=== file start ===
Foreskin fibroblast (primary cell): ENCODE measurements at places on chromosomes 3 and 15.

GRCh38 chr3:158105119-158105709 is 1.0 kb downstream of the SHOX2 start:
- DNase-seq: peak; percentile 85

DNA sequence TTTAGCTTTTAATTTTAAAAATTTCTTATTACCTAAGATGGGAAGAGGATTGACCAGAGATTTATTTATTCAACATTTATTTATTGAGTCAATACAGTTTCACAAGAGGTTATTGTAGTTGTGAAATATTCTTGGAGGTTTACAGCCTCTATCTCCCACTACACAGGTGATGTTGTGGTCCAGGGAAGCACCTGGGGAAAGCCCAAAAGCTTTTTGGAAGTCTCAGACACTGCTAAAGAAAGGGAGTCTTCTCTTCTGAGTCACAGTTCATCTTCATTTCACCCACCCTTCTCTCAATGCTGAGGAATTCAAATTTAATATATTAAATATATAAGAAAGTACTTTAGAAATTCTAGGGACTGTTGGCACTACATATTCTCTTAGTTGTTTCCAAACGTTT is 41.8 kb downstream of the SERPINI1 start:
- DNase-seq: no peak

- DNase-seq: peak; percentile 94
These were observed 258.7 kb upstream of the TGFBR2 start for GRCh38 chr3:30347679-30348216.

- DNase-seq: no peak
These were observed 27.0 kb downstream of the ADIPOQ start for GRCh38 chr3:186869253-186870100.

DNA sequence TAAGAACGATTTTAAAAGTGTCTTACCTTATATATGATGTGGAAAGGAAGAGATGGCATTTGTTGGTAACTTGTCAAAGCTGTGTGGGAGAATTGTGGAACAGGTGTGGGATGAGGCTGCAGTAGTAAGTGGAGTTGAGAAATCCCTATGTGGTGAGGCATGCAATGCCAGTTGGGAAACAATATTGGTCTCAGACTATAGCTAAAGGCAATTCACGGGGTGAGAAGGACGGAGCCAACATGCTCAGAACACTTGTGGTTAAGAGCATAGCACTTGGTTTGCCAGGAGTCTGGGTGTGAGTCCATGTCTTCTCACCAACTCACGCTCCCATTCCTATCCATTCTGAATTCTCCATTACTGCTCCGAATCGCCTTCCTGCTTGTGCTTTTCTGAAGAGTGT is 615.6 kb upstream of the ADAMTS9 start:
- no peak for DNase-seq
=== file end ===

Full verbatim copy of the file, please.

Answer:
Foreskin fibroblast (primary cell): ENCODE measurements at places on chromosomes 3 and 15.

GRCh38 chr3:158105119-158105709 is 1.0 kb downstream of the SHOX2 start:
- DNase-seq: peak; percentile 85

DNA sequence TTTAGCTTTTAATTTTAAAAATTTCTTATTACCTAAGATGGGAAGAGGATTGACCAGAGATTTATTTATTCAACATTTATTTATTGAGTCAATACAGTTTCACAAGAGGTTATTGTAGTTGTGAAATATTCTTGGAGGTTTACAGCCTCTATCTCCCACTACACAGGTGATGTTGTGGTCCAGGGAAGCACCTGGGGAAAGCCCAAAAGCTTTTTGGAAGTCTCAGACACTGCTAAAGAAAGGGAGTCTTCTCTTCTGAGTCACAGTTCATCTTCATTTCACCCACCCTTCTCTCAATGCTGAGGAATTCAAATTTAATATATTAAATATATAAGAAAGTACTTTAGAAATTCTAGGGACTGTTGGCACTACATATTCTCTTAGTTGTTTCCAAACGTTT is 41.8 kb downstream of the SERPINI1 start:
- DNase-seq: no peak

- DNase-seq: peak; percentile 94
These were observed 258.7 kb upstream of the TGFBR2 start for GRCh38 chr3:30347679-30348216.

- DNase-seq: no peak
These were observed 27.0 kb downstream of the ADIPOQ start for GRCh38 chr3:186869253-186870100.

DNA sequence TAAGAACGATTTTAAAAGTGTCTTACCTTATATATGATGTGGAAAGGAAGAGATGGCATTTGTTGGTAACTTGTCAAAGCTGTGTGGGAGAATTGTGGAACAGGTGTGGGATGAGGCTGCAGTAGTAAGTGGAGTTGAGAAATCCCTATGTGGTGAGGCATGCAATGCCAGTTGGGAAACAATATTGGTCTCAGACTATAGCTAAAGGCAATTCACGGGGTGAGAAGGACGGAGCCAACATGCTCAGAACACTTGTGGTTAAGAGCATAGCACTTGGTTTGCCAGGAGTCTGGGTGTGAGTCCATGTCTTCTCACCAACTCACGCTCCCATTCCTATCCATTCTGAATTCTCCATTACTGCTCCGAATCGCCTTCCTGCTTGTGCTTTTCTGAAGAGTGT is 615.6 kb upstream of the ADAMTS9 start:
- no peak for DNase-seq